The world champion Red Sox mostly will be without their beards this spring, but they will have a new catcher (A.J. Pierzynski), a new shortstop (Xander Bogaerts) and several candidates to be their new center fielder, including Grady Sizemore, who hasn't taken an at-bat in the big leagues since 2011. The Rays will have David Price, who hasn't been traded and now, it appears, might not be traded this season. The Orioles might start the season without Manny Machado, who is coming back from a serious knee injury. The Blue Jays will open spring training without the hype of last spring, which is good for them.

The Tigers, under new manager Brad Ausmus, will open the spring with a different infield from the one that took the field last spring, including Ian Kinsler at second base and rookie Nick Castellanos at third. Even more important, they have a real closer this spring in Joe Nathan. The Indians have a new closer, John Axford, as well. The Royals have a new leadoff batter (Norichika Aoki) and second baseman (Omar Infante). Meanwhile, the White Sox have a new first baseman (Cuban Jose Abreu) and the Twins' new first baseman is their old catcher, Joe Mauer.

The A's added to their bullpen, acquiring closer Jim Johnson, Luke Gregerson and Eric O'Flaherty, and welcomed Scott Kazmir to their rotation. The Rangers gave Prince Fielder a fresh start at first base, found a position (second base) for Jurickson Profar and showed Shin-Soo Choo what a great country this is, especially when you reach free agency. Great country? The Mariners gave Robinson Cano $240 million, but is there protection around him in that lineup? The Angels made significant changes, none of which will really matter if Albert Pujols isn't healthy enough to play first base and produce something close to the Pujols of St. Louis. And if the Astros lose 128 games (they are not nearly that bad), they'll tie the Mets (1962-65) for the most losses ever during any four-year period in history.

The Braves have a new catcher in Evan Gattis, and they'll have to figure out how to get the batting averages of B.J. Upton and Dan Uggla back over .200. The Nationals, under rookie manager Matt Williams, need a healthy Bryce Harper (knee) if they're going to win the NL East; in mid-January, he sprinted for the first time without pain. We know the Phillies are in Clearwater, but nothing else about them is clear. The Mets have Curtis Granderson and Bartolo Colon, but not having Matt Harvey for perhaps the entire season will be a bummer. The Marlins still have Giancarlo Stanton. How long before that situation changes?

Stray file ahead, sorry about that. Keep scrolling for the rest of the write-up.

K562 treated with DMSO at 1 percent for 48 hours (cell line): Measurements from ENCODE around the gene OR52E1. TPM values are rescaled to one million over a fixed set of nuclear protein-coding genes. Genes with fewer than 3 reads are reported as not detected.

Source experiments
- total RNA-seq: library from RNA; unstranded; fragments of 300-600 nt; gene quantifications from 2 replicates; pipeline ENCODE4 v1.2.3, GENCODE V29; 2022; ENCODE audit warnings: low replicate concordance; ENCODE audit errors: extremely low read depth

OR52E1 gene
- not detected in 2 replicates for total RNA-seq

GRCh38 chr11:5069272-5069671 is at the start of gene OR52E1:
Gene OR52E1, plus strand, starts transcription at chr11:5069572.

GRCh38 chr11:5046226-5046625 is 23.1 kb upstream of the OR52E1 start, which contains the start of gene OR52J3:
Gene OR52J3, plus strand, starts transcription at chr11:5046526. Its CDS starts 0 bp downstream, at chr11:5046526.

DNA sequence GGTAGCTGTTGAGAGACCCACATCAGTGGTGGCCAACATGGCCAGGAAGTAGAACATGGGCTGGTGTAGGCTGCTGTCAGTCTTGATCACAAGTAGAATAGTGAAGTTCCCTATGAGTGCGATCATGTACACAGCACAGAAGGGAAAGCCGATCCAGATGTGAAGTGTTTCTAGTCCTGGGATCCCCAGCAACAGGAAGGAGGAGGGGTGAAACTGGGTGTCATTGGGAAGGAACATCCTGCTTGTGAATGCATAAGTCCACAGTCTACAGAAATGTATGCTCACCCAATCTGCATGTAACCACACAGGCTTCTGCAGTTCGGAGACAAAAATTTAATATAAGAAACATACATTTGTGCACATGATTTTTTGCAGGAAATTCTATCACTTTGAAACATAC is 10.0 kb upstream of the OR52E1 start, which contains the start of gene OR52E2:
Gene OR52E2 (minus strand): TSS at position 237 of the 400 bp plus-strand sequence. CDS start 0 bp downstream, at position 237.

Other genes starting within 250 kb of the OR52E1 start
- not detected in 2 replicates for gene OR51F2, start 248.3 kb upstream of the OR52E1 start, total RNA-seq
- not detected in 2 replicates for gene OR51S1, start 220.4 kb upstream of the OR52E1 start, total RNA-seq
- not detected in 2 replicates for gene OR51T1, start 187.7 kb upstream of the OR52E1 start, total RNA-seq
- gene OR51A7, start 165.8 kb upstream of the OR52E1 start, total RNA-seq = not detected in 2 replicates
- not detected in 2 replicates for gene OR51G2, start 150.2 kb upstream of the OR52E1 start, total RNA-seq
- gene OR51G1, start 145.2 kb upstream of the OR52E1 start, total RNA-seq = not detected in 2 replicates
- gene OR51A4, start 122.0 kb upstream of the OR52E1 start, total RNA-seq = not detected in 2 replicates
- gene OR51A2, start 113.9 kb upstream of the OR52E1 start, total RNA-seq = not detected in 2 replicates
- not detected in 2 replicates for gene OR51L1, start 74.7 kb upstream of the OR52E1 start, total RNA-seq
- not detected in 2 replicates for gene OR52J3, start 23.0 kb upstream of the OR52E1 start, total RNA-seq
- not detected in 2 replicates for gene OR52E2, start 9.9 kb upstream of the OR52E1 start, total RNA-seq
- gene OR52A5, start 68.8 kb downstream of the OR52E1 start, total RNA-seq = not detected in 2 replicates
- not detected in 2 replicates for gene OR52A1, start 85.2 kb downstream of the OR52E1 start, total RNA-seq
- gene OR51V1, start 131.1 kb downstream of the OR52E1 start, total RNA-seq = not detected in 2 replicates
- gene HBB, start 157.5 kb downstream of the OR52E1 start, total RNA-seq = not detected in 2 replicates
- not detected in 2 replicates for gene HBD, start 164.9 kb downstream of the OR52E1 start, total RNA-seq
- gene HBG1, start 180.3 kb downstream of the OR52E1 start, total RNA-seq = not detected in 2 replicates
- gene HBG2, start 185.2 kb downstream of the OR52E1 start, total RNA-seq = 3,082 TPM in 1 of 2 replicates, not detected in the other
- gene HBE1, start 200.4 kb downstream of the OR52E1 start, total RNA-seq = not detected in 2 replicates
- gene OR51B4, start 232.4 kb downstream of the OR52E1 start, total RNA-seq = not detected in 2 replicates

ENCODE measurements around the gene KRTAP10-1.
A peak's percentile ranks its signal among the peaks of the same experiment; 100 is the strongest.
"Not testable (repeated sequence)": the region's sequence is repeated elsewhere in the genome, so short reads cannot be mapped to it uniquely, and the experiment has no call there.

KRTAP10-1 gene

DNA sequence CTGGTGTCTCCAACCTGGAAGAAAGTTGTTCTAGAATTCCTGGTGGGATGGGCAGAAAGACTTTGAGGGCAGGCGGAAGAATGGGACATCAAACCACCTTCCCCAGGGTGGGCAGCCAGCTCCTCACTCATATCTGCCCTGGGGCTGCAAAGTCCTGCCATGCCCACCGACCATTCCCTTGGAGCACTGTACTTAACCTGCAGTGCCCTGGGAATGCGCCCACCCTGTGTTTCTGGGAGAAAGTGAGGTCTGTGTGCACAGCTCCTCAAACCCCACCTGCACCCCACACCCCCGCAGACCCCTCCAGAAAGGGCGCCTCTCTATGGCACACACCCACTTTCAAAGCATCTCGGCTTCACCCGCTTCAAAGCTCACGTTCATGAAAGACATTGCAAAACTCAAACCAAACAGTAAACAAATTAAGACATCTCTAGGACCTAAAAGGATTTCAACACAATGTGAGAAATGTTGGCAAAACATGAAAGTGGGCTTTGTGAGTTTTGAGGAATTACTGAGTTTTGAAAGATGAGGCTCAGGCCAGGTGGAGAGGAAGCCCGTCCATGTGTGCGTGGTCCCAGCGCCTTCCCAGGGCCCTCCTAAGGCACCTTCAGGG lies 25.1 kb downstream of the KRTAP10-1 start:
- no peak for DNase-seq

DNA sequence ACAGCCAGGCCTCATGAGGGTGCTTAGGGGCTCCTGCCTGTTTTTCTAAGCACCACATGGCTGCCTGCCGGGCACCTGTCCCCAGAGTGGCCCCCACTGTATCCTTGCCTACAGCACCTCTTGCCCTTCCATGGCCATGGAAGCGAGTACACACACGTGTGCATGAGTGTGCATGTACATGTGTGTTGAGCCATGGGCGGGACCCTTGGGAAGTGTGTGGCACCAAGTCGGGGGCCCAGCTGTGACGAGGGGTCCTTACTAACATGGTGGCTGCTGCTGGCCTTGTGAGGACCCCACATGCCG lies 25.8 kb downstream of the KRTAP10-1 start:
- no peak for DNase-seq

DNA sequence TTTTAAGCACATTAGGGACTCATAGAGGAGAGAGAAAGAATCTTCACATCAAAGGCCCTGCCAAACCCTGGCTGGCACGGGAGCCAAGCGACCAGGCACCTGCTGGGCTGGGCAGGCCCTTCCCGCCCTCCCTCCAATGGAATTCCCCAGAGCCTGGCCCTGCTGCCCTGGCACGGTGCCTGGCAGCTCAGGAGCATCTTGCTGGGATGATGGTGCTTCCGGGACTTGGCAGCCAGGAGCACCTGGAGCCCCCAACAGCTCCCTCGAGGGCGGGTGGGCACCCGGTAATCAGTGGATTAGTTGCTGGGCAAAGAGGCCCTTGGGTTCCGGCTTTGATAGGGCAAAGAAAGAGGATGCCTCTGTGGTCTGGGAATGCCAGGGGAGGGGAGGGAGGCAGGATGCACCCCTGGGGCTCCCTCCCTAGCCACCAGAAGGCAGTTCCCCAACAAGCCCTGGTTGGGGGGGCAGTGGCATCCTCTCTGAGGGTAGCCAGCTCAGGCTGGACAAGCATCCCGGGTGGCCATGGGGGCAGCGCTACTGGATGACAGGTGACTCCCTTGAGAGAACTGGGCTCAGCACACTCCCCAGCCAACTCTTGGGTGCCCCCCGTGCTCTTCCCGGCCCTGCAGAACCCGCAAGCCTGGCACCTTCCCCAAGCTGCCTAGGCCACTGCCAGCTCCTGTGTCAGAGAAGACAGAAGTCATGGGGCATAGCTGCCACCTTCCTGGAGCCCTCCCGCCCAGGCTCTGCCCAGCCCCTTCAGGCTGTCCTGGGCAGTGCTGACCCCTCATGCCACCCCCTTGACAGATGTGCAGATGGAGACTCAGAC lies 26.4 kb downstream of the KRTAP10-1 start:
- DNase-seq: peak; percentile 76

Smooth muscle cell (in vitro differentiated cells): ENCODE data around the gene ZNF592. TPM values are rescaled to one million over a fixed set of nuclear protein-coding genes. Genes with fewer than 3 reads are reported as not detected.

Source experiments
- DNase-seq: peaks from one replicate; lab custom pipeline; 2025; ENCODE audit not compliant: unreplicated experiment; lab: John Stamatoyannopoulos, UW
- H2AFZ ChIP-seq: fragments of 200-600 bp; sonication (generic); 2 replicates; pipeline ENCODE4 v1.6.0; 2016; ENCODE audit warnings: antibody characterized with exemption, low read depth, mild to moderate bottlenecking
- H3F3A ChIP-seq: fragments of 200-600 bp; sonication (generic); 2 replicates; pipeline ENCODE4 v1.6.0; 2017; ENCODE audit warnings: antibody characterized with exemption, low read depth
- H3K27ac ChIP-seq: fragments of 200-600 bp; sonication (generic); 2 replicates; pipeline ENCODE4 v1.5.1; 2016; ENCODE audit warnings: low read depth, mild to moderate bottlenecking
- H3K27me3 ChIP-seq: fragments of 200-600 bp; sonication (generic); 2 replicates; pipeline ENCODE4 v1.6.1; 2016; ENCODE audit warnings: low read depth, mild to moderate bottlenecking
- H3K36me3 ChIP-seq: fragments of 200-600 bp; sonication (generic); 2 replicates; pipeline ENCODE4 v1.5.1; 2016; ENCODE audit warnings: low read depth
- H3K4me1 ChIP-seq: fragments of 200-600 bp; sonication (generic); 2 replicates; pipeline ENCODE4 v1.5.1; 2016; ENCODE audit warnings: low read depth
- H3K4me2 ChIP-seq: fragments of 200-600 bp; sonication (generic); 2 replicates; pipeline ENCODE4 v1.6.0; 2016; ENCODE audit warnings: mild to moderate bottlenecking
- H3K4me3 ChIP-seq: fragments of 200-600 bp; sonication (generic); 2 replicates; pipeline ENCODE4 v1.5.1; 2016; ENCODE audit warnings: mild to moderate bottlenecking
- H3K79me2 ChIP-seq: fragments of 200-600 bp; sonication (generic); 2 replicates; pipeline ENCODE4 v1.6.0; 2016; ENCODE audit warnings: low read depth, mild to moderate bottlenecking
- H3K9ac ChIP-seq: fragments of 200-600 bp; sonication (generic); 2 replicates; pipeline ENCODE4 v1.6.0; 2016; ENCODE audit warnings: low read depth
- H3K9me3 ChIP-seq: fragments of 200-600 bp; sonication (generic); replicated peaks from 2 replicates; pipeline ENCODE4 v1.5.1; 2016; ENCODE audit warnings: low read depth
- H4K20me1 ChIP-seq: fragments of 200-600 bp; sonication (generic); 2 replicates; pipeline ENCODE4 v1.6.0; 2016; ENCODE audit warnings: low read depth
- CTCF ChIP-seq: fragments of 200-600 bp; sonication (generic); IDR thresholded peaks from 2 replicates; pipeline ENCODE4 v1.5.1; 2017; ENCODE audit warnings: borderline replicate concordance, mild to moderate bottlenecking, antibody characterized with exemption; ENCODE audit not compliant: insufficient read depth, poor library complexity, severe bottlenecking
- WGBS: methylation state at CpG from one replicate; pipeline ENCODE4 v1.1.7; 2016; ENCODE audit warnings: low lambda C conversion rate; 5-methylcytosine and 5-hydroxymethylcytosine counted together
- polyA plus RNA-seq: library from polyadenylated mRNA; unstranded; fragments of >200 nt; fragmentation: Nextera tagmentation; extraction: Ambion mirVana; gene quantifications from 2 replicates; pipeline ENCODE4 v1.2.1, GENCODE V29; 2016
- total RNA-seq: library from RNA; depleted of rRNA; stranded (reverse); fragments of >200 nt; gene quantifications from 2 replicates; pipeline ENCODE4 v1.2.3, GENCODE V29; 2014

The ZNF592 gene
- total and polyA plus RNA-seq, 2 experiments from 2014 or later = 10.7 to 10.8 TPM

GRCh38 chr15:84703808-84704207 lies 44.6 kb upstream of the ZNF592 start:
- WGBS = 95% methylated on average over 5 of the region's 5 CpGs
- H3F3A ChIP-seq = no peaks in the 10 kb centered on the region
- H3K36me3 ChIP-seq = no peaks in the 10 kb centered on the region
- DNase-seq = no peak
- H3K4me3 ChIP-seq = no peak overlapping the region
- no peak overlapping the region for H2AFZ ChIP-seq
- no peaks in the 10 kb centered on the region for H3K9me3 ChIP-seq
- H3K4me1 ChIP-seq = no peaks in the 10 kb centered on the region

The Cardinals have almost an entirely new infield, a new center fielder (Peter Bourjos) and maybe a new right fielder if rookie Oscar Taveras is healthy and productive. The Pirates have hope again following a playoff appearance in 2013, and with Gerrit Cole for a full season. The Reds have a new manager in Bryan Price; now they need to find a center fielder to replace Shin-Soo Choo: Is this the spring that Billy Hamilton steals a job? The Brewers have a new right fielder in Ryan Braun; no questions about Biogeneis will be taken, however. The Cubs have a new spring training facility and a new manager, Rick Renteria.

[+] EnlargeMatt Williams
Evan Habeeb/USA TODAY SportsExpectations are once again high for the Nationals, who have a new manager in Matt Williams.
The Dodgers have four outfielders for three spots; one of them, Matt Kemp, is coming back from shoulder and ankle injuries -- his health and production will be one of the big stories of the spring. The Diamondbacks have a new left fielder, Mark Trumbo, who might hit 40 homers in their ballpark. The Dodgers and Diamondbacks will open the season March 22 in Australia; let's hope there isn't a major brawl Down Under. The Giants added Tim Hudson, and Pablo Sandoval subtracted 42 pounds. The Padres signed Josh Johnson to pitch in a rotation headed by Ian Kennedy -- here's hoping they play a doubleheader this year, and go with the Kennedy-Johnson ticket. The Rockies will open camp with Troy Tulowitzki, but, for the first time since 1988, they'll begin a season without Todd Helton.

There will be lots of stories, questions and sunshine this spring. It is the best time of year. It is a time for optimism: No one has lost a game, the rookies all have promise and the veterans believe it will be their best year. It is baseball in its purest form, a time for wind sprints, fundamentals, split-squad games on a back field where only the scouts are watching. Millionaire players are humanized and humbled in spring training. They are not receiving enormous paychecks every two weeks, and they're getting the same meal money as the rookie in his first big league camp. No one is exempt from the three-hour bus rides, playing on fields that aren't manicured to major league standards, and facing anonymous Class A pitchers who throw really hard, but have no idea where the ball is going. It is the one time of year that Justin Verlander and a 20-year-old kid are on equal ground. It is the one time of year that a player gets on the bus in uniform, just like in high school.